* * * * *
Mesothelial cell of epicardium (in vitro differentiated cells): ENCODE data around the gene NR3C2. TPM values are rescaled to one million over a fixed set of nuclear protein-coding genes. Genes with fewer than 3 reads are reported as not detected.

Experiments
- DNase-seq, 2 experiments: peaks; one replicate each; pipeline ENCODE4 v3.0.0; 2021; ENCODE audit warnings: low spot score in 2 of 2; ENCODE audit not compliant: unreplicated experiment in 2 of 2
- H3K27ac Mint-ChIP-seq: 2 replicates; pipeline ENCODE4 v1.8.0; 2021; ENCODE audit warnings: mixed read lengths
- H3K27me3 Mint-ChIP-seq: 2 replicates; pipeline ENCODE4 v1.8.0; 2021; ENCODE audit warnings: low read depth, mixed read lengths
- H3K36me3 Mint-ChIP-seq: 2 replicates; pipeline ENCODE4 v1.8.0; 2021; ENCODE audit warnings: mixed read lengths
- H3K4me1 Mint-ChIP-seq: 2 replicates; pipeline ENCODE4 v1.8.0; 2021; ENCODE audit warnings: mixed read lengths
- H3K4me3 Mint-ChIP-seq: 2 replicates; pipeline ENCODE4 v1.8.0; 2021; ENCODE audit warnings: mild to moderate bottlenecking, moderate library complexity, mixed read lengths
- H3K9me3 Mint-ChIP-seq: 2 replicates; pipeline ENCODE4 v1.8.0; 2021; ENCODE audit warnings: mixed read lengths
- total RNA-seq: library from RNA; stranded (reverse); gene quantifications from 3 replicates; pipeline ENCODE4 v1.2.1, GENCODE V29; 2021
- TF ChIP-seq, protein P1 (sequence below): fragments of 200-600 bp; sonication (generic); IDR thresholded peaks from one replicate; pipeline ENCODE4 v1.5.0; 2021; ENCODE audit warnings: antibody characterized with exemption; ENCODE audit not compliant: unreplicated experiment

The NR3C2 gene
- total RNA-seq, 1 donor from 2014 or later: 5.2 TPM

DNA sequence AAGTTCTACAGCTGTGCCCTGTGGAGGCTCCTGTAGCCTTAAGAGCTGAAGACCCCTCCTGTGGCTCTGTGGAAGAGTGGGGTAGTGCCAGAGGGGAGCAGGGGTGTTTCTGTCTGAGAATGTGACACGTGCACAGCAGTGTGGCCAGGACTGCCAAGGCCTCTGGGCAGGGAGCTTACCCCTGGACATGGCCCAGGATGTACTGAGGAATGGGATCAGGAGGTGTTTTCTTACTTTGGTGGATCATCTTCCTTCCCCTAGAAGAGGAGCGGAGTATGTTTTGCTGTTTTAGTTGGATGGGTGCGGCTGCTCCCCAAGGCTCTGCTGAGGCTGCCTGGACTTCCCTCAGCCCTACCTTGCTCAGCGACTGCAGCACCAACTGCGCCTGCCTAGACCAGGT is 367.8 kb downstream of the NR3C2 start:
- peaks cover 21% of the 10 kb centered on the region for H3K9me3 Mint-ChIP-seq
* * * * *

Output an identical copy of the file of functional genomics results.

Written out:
Mesothelial cell of epicardium (in vitro differentiated cells): ENCODE data around the gene NR3C2. TPM values are rescaled to one million over a fixed set of nuclear protein-coding genes. Genes with fewer than 3 reads are reported as not detected.

Experiments
- DNase-seq, 2 experiments: peaks; one replicate each; pipeline ENCODE4 v3.0.0; 2021; ENCODE audit warnings: low spot score in 2 of 2; ENCODE audit not compliant: unreplicated experiment in 2 of 2
- H3K27ac Mint-ChIP-seq: 2 replicates; pipeline ENCODE4 v1.8.0; 2021; ENCODE audit warnings: mixed read lengths
- H3K27me3 Mint-ChIP-seq: 2 replicates; pipeline ENCODE4 v1.8.0; 2021; ENCODE audit warnings: low read depth, mixed read lengths
- H3K36me3 Mint-ChIP-seq: 2 replicates; pipeline ENCODE4 v1.8.0; 2021; ENCODE audit warnings: mixed read lengths
- H3K4me1 Mint-ChIP-seq: 2 replicates; pipeline ENCODE4 v1.8.0; 2021; ENCODE audit warnings: mixed read lengths
- H3K4me3 Mint-ChIP-seq: 2 replicates; pipeline ENCODE4 v1.8.0; 2021; ENCODE audit warnings: mild to moderate bottlenecking, moderate library complexity, mixed read lengths
- H3K9me3 Mint-ChIP-seq: 2 replicates; pipeline ENCODE4 v1.8.0; 2021; ENCODE audit warnings: mixed read lengths
- total RNA-seq: library from RNA; stranded (reverse); gene quantifications from 3 replicates; pipeline ENCODE4 v1.2.1, GENCODE V29; 2021
- TF ChIP-seq, protein P1 (sequence below): fragments of 200-600 bp; sonication (generic); IDR thresholded peaks from one replicate; pipeline ENCODE4 v1.5.0; 2021; ENCODE audit warnings: antibody characterized with exemption; ENCODE audit not compliant: unreplicated experiment

The NR3C2 gene
- total RNA-seq, 1 donor from 2014 or later: 5.2 TPM

DNA sequence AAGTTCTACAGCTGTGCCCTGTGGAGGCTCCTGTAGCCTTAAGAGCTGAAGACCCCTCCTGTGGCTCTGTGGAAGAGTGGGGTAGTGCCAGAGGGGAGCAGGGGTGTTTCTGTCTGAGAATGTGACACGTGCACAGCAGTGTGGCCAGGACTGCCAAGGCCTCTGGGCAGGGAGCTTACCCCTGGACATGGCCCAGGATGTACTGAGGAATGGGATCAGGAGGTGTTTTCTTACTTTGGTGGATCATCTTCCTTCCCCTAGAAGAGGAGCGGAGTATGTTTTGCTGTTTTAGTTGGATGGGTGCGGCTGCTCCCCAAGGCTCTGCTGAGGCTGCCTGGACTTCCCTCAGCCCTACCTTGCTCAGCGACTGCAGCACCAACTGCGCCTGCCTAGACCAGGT is 367.8 kb downstream of the NR3C2 start:
- peaks cover 21% of the 10 kb centered on the region for H3K9me3 Mint-ChIP-seq